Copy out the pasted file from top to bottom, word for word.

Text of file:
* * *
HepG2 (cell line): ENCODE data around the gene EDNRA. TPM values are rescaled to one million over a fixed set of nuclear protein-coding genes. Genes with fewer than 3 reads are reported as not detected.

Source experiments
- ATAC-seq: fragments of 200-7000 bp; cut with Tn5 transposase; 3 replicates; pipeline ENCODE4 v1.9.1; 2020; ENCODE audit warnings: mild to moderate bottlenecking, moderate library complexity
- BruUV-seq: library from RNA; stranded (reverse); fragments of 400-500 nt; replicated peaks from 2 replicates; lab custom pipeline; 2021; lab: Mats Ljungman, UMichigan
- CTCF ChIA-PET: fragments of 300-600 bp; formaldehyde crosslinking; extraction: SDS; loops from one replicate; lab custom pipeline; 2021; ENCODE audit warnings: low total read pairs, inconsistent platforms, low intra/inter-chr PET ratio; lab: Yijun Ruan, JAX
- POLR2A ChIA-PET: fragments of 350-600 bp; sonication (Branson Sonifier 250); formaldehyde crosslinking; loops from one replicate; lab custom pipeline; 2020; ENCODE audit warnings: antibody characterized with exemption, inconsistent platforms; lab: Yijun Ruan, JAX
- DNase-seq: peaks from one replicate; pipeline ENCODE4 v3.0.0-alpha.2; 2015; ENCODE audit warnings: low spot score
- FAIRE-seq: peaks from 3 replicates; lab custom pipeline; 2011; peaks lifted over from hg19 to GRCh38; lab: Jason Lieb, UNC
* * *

HepG2 (cell line): ENCODE data around the gene EDNRA. TPM values are rescaled to one million over a fixed set of nuclear protein-coding genes. Genes with fewer than 3 reads are reported as not detected.

Source experiments
- ATAC-seq: fragments of 200-7000 bp; cut with Tn5 transposase; 3 replicates; pipeline ENCODE4 v1.9.1; 2020; ENCODE audit warnings: mild to moderate bottlenecking, moderate library complexity
- BruUV-seq: library from RNA; stranded (reverse); fragments of 400-500 nt; replicated peaks from 2 replicates; lab custom pipeline; 2021; lab: Mats Ljungman, UMichigan
- CTCF ChIA-PET: fragments of 300-600 bp; formaldehyde crosslinking; extraction: SDS; loops from one replicate; lab custom pipeline; 2021; ENCODE audit warnings: low total read pairs, inconsistent platforms, low intra/inter-chr PET ratio; lab: Yijun Ruan, JAX
- POLR2A ChIA-PET: fragments of 350-600 bp; sonication (Branson Sonifier 250); formaldehyde crosslinking; loops from one replicate; lab custom pipeline; 2020; ENCODE audit warnings: antibody characterized with exemption, inconsistent platforms; lab: Yijun Ruan, JAX
- DNase-seq: peaks from one replicate; pipeline ENCODE4 v3.0.0-alpha.2; 2015; ENCODE audit warnings: low spot score
- FAIRE-seq: peaks from 3 replicates; lab custom pipeline; 2011; peaks lifted over from hg19 to GRCh38; lab: Jason Lieb, UNC